“Our plan is to have at least two jack-ups, plus the Iran Khasar, then we will continue to use a land-drilling rig. In general we are talking about 3-4 rigs working for the company”.
While nobody doubts Turkmenistan’s potential as an oil & gas producer, there are logistical issues in operating offshore, hiring staff and transporting hydrocarbons to export markets. Developing relationships down the contractual chain is also important. “It’s no secret that we have streamlined our commercial and contracting activities,” says Al Khalifa. “We have instilled trust and transparency in our procurement processes, and have people on our fleet now who were not there before. We’ve had big names bidding on contracts and we go for cost-competitive bidding”.
“We need more contractors to come to the [Caspian] region, but this takes time. I’m pleased to say that over the last few years we have seen new contractors coming in, and hope we are going to get more in the future”.
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Al Khalifa describes Turkmens as “sincere”. “They deliver on commitments; they don’t change terms and conditions. They are reliable partners and have excellent relations with the government of the UAE,” he explains.
Last year Dragon Oil inaugurated a centre of excellence in the country to help train and promote more local people into the field.
“More than 90% of our workforce in Turkmenistan are Turkmen nationals , and we’re happy with them. Two of our country managers – senior employees – are local Turkmen,” says Al Khalifa.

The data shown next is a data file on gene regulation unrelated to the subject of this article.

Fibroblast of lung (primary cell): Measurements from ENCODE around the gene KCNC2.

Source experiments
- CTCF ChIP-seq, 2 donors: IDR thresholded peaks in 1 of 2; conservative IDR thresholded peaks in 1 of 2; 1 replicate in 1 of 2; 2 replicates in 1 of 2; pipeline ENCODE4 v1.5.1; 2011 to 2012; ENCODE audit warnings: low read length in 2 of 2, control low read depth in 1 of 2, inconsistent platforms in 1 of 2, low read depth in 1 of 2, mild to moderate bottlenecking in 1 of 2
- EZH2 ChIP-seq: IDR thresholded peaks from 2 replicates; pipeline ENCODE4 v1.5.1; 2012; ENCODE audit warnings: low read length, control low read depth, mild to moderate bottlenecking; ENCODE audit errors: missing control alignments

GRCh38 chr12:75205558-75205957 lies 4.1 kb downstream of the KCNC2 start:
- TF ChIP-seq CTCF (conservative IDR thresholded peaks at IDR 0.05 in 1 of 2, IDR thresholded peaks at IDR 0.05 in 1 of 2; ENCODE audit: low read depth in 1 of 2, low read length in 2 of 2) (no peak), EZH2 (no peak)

So what stands out about Dragon Oil, and what makes them likely to succeed beyond the Caspian? “We are good at taking a field that is producing at a low rate and putting the technology and investment into it to make the production five or ten times higher,” explains Al Khalifa. “For several years we grew production at a 20% level. Now we’re putting a guideline out there to say our production levels will rise by 10-15% for the coming three years”.
Al Khalifa’s prediction to Oil & Gas Middle East may yet be proved modest: Nomura predicts growth may break 20%, a figure borne out by recent drilling results - Dragon Oil added two new development wells 28/156 and B/155 yielding 3,038 bpd and 783 bpd respectively. On 21 July the firm announced that production in the first half of 2011 grew by 25% to the end of June to 58,000 bpd. Seven new development wells have been completed this year and the company’s drilling programme has been updated to complete 12 wells, a sidetrack and a workover versus 11 wells previously targeted.